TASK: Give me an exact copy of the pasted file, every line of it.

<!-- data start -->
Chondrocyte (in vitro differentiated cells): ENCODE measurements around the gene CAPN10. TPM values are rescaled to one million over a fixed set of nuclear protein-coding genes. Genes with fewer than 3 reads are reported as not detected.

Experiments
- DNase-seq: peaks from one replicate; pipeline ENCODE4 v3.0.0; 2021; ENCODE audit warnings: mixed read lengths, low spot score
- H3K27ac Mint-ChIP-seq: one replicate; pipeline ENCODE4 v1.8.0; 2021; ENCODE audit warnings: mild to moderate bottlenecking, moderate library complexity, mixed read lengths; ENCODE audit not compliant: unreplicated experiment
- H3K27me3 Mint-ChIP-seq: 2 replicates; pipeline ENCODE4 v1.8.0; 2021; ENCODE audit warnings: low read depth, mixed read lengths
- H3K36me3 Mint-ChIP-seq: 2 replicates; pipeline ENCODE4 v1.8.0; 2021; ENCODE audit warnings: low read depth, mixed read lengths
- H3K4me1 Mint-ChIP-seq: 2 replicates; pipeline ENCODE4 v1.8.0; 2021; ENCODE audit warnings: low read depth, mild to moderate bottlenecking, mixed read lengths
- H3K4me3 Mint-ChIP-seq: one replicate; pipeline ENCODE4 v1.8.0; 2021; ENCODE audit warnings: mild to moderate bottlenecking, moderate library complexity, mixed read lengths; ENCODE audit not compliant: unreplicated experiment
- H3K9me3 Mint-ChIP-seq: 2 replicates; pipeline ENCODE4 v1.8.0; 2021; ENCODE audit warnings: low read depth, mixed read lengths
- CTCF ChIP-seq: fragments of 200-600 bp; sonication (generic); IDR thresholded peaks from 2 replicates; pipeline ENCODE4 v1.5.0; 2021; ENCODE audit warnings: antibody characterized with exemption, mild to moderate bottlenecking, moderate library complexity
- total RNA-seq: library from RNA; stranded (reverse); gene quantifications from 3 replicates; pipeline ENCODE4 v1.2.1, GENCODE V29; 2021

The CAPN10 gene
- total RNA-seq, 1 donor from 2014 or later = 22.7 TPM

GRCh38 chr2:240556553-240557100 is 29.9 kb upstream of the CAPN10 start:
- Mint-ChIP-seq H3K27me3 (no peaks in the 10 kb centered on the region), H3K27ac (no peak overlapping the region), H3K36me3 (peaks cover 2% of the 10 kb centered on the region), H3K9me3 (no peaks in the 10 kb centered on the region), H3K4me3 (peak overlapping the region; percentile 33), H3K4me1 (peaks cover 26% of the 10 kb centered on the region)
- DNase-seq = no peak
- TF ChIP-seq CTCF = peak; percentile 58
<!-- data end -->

Chondrocyte (in vitro differentiated cells): ENCODE measurements around the gene CAPN10. TPM values are rescaled to one million over a fixed set of nuclear protein-coding genes. Genes with fewer than 3 reads are reported as not detected.

Experiments
- DNase-seq: peaks from one replicate; pipeline ENCODE4 v3.0.0; 2021; ENCODE audit warnings: mixed read lengths, low spot score
- H3K27ac Mint-ChIP-seq: one replicate; pipeline ENCODE4 v1.8.0; 2021; ENCODE audit warnings: mild to moderate bottlenecking, moderate library complexity, mixed read lengths; ENCODE audit not compliant: unreplicated experiment
- H3K27me3 Mint-ChIP-seq: 2 replicates; pipeline ENCODE4 v1.8.0; 2021; ENCODE audit warnings: low read depth, mixed read lengths
- H3K36me3 Mint-ChIP-seq: 2 replicates; pipeline ENCODE4 v1.8.0; 2021; ENCODE audit warnings: low read depth, mixed read lengths
- H3K4me1 Mint-ChIP-seq: 2 replicates; pipeline ENCODE4 v1.8.0; 2021; ENCODE audit warnings: low read depth, mild to moderate bottlenecking, mixed read lengths
- H3K4me3 Mint-ChIP-seq: one replicate; pipeline ENCODE4 v1.8.0; 2021; ENCODE audit warnings: mild to moderate bottlenecking, moderate library complexity, mixed read lengths; ENCODE audit not compliant: unreplicated experiment
- H3K9me3 Mint-ChIP-seq: 2 replicates; pipeline ENCODE4 v1.8.0; 2021; ENCODE audit warnings: low read depth, mixed read lengths
- CTCF ChIP-seq: fragments of 200-600 bp; sonication (generic); IDR thresholded peaks from 2 replicates; pipeline ENCODE4 v1.5.0; 2021; ENCODE audit warnings: antibody characterized with exemption, mild to moderate bottlenecking, moderate library complexity
- total RNA-seq: library from RNA; stranded (reverse); gene quantifications from 3 replicates; pipeline ENCODE4 v1.2.1, GENCODE V29; 2021

The CAPN10 gene
- total RNA-seq, 1 donor from 2014 or later = 22.7 TPM

GRCh38 chr2:240556553-240557100 is 29.9 kb upstream of the CAPN10 start:
- Mint-ChIP-seq H3K27me3 (no peaks in the 10 kb centered on the region), H3K27ac (no peak overlapping the region), H3K36me3 (peaks cover 2% of the 10 kb centered on the region), H3K9me3 (no peaks in the 10 kb centered on the region), H3K4me3 (peak overlapping the region; percentile 33), H3K4me1 (peaks cover 26% of the 10 kb centered on the region)
- DNase-seq = no peak
- TF ChIP-seq CTCF = peak; percentile 58